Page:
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Activities requiring Section 10 permits include structures (e.g., piers, wharfs, breakwaters, bulkheads, jetties, weirs, transmission lines) and work such as dredging or disposal of dredged material, or excavation, filling, or other modifications to the navigable waters of the United States. In 1972, amendments to the Federal Water Pollution Control Act added what is commonly called Section 404 authority (33 U.S.C. 1344) to the program. The Secretary of the Army, acting through the Chief of Engineers, is authorized to issue permits, after notice and opportunity for public hearings, for the discharge of dredged or fill material into waters of the United States at specified disposal sites. The selection of such sites must be in accordance with guidelines developed by the U.S. Environmental Protection Agency (EPA) in conjunction with the Secretary of the Army; these guidelines are known as the 404(b)(1) Guidelines. The discharge of all other pollutants into waters of the U.S. is regulated under Section 402 of the Act, which supersedes the Section 13 permitting authority mentioned above.
Figure 1 8 shows the impulse response to a foreign output shock. In both models output and consumption respond positively to the shock but the variation in both variables is higher in the modi…ed model than in the standard model. This is so since in the standard model the foreign output a¤ects domestic output and consumption through domestic export and international risk sharing, respectively. In the modi…ed model the e¤ect is magni…ed by the e¤ect of foreign output on production of non-tradable goods. The initial impact of increasing foreign income decreases marginal costs in both sectors, and hence leads to de‡ationary pressure on the economy. On the other hand, the demand e¤ect of the foreign output will increase the competitiveness of the domestic economy. However, there are two opposing outcomes of this demand e¤ect. The export of the domestic economy increases and at the same time the cost of intermediate inputs increases, too. Both put upward pressure on domestic in‡ation which prompts the monetary authority to respond by raising interest rate which stabilizes output, consumption and in‡ation bringing the economy back to steady state.
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Notice that the larger the participating coalition, M , the larger the benefits from emissions reductions, Φ M,i T , and the smaller the harm; hence, the smaller the magnitude of the redistributive transfer, Γ M,i T . As a result, the more par- ticipants, the higher the incentives to participate. This observation hints at the possibility of a positive unraveling effect spurred by an initial “coalition of the willing”. Of course, without further assumptions on the heterogeneity of countries, one cannot say for sure how many countries will choose to partici- pate. Clearly, if countries are so heterogeneous that some countries expect no climate harm—or even benefit from climate change—those countries will refuse to participate in a scheme that asks for their contribution but will never benefit them, either through compensation (they will receive none) or by a reduction of the overall externality (they are unaffected by it, or may even benefit from it). Finally, the above analysis has ignored the fact that liabilities are tradable. Because trade is voluntary, it can only enhance participation.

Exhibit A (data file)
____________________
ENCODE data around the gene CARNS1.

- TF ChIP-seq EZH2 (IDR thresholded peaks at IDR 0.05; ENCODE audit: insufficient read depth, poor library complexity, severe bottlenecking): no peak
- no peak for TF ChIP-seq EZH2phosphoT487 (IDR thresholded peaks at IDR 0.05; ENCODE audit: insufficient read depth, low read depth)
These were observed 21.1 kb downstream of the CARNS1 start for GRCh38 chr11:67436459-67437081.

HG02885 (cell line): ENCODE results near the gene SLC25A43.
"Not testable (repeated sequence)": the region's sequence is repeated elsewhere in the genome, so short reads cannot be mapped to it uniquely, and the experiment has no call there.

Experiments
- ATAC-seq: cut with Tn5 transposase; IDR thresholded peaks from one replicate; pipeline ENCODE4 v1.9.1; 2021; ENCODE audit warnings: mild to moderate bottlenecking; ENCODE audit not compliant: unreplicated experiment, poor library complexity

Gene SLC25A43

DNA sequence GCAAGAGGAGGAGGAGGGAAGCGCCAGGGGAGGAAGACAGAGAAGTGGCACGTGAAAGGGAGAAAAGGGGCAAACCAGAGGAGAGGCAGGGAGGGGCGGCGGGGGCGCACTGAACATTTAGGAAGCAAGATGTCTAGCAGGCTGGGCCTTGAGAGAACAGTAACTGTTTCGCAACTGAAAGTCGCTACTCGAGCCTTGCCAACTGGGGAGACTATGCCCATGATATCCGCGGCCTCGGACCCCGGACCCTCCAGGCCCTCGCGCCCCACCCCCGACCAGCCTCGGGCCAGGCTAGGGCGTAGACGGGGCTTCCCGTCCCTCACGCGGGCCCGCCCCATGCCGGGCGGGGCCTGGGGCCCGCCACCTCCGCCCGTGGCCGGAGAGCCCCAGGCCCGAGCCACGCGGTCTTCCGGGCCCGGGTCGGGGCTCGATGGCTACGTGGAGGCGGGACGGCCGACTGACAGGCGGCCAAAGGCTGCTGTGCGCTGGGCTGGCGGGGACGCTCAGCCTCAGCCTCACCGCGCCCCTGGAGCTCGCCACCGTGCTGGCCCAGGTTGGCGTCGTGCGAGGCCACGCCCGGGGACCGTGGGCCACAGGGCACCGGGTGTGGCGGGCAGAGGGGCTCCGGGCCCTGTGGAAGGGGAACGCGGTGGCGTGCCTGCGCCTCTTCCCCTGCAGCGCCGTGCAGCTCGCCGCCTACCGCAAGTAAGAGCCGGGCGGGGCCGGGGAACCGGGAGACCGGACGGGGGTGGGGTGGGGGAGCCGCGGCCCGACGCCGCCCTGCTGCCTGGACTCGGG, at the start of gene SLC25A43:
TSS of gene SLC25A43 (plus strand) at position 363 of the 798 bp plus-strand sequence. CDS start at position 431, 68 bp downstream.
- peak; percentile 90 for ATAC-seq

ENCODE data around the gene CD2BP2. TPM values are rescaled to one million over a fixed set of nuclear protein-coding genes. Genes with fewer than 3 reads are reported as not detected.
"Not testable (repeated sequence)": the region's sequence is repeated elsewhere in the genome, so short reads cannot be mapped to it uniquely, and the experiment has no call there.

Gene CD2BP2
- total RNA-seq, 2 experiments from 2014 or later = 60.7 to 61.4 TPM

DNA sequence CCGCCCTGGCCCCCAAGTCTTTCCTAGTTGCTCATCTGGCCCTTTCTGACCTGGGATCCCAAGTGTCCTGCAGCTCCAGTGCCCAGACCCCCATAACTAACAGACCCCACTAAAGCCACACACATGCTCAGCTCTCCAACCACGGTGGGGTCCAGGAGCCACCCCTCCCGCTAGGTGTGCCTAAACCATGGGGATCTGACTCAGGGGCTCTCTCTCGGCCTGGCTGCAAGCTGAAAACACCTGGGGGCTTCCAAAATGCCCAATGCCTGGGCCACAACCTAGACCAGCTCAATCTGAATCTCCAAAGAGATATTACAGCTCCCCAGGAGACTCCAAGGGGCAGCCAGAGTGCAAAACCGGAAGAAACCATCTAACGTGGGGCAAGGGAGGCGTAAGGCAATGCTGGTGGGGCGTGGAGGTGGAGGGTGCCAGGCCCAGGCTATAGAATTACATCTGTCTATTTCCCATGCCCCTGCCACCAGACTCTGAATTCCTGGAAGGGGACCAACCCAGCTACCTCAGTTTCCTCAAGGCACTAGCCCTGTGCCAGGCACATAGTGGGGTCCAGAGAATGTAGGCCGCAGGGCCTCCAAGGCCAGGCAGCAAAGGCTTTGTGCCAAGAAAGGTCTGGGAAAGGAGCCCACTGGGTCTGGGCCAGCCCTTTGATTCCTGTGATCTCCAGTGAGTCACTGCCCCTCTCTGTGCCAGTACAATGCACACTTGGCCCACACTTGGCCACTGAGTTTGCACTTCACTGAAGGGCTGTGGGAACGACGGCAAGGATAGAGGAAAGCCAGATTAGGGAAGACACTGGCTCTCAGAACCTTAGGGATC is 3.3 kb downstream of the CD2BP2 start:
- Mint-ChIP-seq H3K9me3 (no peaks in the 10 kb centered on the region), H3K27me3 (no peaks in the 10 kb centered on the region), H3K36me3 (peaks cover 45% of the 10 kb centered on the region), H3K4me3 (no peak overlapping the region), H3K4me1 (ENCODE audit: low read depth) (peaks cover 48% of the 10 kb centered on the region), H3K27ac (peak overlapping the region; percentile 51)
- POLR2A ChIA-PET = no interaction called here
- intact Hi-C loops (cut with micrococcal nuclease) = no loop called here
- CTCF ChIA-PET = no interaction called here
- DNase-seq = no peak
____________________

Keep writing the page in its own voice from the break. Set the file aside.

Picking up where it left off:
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Ghironi and Melitz (2005, henceforth GM) apply the New New Trade theoretical tools in Melitz’s (2003, henceforth M) model to provide a microeconomic foundation for real exchange rate behaviors in international macroeconomics. Empirical …nding states that economies with higher GDP per capita (or higher produc- tivity) have higher prices. The fact behind that empirical result is probably that real exchange rate could be a¤ected by productivity shocks, referred as the Harrod-Balassa-Samuelson e¤ect (henceforth HBS e¤ect). Traditional explanation for HBS e¤ect is provided by Balassa and Samuelson who introduce an exogenous non-traded sector. If the tradable sector in a country experiences productivity growth, then the relative price of non tradable goods will rise, so that the aggregate price index in this economy will rise thus consumption based real exchange rate (This notion is de…ned in equation (1) below) decreases. In the GM dynamic model of trade, aggregate HBS e¤ect is generated through endogenous exporting decisions by heterogeneous …rm. The central result of GM is that a permanent increase in productivity results in a higher aggregate price index and a lower consumption based real exchange rate in the country that experiences such higher productivity relative to its trading partners.
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2.3. 1 To measure and improve an organization’s or activity's compliance with environmental legislation and regulations such as operating permits, air emission standards, effluent standards, waste management standards, transport regulations, etc, thus avoiding legal sanctions against an organization or activity or its management under prevailing laws and regulations.
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We provided the analysis of different policy timing with respect to the two environmental regulatory measures between tradable permits and emission tax in a mixed duopoly with a consumer-friendly firm. We examined the strategic choices on abatement technologies and showed that the equilibrium outcomes under both policies are equivalent in terms of permits price and tax rate only when the government can credibly commit its policy. Also, we showed that the profit of a consumer-friendly firm is always larger